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MOSCOW (Reuters) - A Russian villager discovered a stockpile of Kalashnikov assault rifles hidden in the wooden crates he bought for $15 from a stranger to use as fuel for his winter stove.
A total of 79 guns and 253 cartridges were stuffed in more than 60 wooden boxes bought by a resident of the village of Sovkhozny in Udmurtia, a region some 1,300 km South-East of Moscow, Interfax news agency reported on Friday.
The 57-year old local resident said he bought them from a random truck driver for 500 roubles ($15.81) to heat his home.
The fully functional rifles, produced in 1959-1960, were on their way to a recycling plant from Izhmash, one of the country's oldest arms manufacturing plants, the company said, when they wound up in the man's possession.
Russia's Deputy Prime Minister Dmitry Rogozin, appointed last December by President Dmitry Medvedev to oversee the country's defense industry, said he will launch a probe into the mysterious appearance of automatic rifles.
"Wow! I will hold a meeting with Izhmash about its firearms next week and we will deal with this miracle," he wrote on his Facebook page www.facebook.com/dmitry.rogozin.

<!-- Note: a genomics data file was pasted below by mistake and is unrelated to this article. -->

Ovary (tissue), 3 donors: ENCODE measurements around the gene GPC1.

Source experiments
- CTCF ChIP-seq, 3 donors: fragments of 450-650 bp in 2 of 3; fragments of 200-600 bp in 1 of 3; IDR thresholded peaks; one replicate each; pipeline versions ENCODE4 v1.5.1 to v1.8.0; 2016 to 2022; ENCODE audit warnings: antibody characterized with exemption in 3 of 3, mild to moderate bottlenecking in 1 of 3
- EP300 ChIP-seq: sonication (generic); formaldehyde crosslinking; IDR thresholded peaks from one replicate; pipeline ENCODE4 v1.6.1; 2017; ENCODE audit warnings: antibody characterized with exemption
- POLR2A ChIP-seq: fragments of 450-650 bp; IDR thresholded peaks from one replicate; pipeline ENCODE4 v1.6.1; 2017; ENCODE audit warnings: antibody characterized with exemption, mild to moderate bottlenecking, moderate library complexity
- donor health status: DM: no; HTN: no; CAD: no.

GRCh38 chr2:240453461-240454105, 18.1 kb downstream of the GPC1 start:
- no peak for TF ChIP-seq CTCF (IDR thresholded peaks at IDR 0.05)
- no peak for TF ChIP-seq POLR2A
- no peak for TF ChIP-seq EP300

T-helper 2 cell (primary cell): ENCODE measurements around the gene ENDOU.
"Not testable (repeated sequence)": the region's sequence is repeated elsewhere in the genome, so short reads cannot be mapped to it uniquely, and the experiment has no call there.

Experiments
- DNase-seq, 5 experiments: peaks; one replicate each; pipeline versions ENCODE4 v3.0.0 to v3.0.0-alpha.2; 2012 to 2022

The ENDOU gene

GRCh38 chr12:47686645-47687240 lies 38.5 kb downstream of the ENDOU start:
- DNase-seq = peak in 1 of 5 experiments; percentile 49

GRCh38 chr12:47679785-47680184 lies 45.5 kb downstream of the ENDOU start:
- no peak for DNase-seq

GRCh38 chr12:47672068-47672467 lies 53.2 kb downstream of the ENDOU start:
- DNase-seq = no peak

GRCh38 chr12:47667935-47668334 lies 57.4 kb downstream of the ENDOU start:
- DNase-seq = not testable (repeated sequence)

A deadly mixture of corner cutting and negligence continues to plague Russia's defense industry 20 years after the fall of the Soviet Union, with Russia still the world's second-largest arms exporter.
"I imagine how scared the West is of our nuclear arms," a Facebook user Oleg Zabara wrote in a comment on Rogozin's post. "Not because they exist, but because they could accidentally fall on them (by mistake), just like those rifles got to that old man."
It was not immediately clear if the driver was aware that he was carrying firearms in the boxes he rushed to cash in on, but investigators said a probe will look into the incident.
($1 = 31.6182 Russian roubles)
Reporting By Alexei Anishchuk, editing by Paul Casciato